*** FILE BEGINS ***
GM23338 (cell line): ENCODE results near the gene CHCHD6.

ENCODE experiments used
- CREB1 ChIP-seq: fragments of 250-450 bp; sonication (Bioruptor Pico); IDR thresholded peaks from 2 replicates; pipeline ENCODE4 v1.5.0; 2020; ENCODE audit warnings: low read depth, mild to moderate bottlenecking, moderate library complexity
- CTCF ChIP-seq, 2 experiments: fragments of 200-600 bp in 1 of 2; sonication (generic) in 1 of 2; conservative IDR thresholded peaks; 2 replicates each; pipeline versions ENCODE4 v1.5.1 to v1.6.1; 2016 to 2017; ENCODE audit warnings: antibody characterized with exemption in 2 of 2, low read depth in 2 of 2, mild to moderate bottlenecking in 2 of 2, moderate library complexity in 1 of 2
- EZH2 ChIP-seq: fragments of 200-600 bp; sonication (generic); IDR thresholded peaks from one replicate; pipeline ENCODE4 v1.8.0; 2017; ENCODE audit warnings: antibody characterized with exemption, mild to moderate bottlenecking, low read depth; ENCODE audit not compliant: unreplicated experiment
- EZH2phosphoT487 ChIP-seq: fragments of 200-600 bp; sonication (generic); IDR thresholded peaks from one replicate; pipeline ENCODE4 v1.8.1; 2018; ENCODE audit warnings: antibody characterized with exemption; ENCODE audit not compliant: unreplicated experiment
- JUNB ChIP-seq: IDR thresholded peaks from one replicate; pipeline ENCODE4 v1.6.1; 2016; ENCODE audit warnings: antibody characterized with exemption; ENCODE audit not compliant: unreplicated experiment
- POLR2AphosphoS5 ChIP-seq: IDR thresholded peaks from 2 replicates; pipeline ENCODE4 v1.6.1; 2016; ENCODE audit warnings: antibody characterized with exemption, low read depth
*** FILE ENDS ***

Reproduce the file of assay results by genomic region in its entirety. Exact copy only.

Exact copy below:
GM23338 (cell line): ENCODE results near the gene CHCHD6.

ENCODE experiments used
- CREB1 ChIP-seq: fragments of 250-450 bp; sonication (Bioruptor Pico); IDR thresholded peaks from 2 replicates; pipeline ENCODE4 v1.5.0; 2020; ENCODE audit warnings: low read depth, mild to moderate bottlenecking, moderate library complexity
- CTCF ChIP-seq, 2 experiments: fragments of 200-600 bp in 1 of 2; sonication (generic) in 1 of 2; conservative IDR thresholded peaks; 2 replicates each; pipeline versions ENCODE4 v1.5.1 to v1.6.1; 2016 to 2017; ENCODE audit warnings: antibody characterized with exemption in 2 of 2, low read depth in 2 of 2, mild to moderate bottlenecking in 2 of 2, moderate library complexity in 1 of 2
- EZH2 ChIP-seq: fragments of 200-600 bp; sonication (generic); IDR thresholded peaks from one replicate; pipeline ENCODE4 v1.8.0; 2017; ENCODE audit warnings: antibody characterized with exemption, mild to moderate bottlenecking, low read depth; ENCODE audit not compliant: unreplicated experiment
- EZH2phosphoT487 ChIP-seq: fragments of 200-600 bp; sonication (generic); IDR thresholded peaks from one replicate; pipeline ENCODE4 v1.8.1; 2018; ENCODE audit warnings: antibody characterized with exemption; ENCODE audit not compliant: unreplicated experiment
- JUNB ChIP-seq: IDR thresholded peaks from one replicate; pipeline ENCODE4 v1.6.1; 2016; ENCODE audit warnings: antibody characterized with exemption; ENCODE audit not compliant: unreplicated experiment
- POLR2AphosphoS5 ChIP-seq: IDR thresholded peaks from 2 replicates; pipeline ENCODE4 v1.6.1; 2016; ENCODE audit warnings: antibody characterized with exemption, low read depth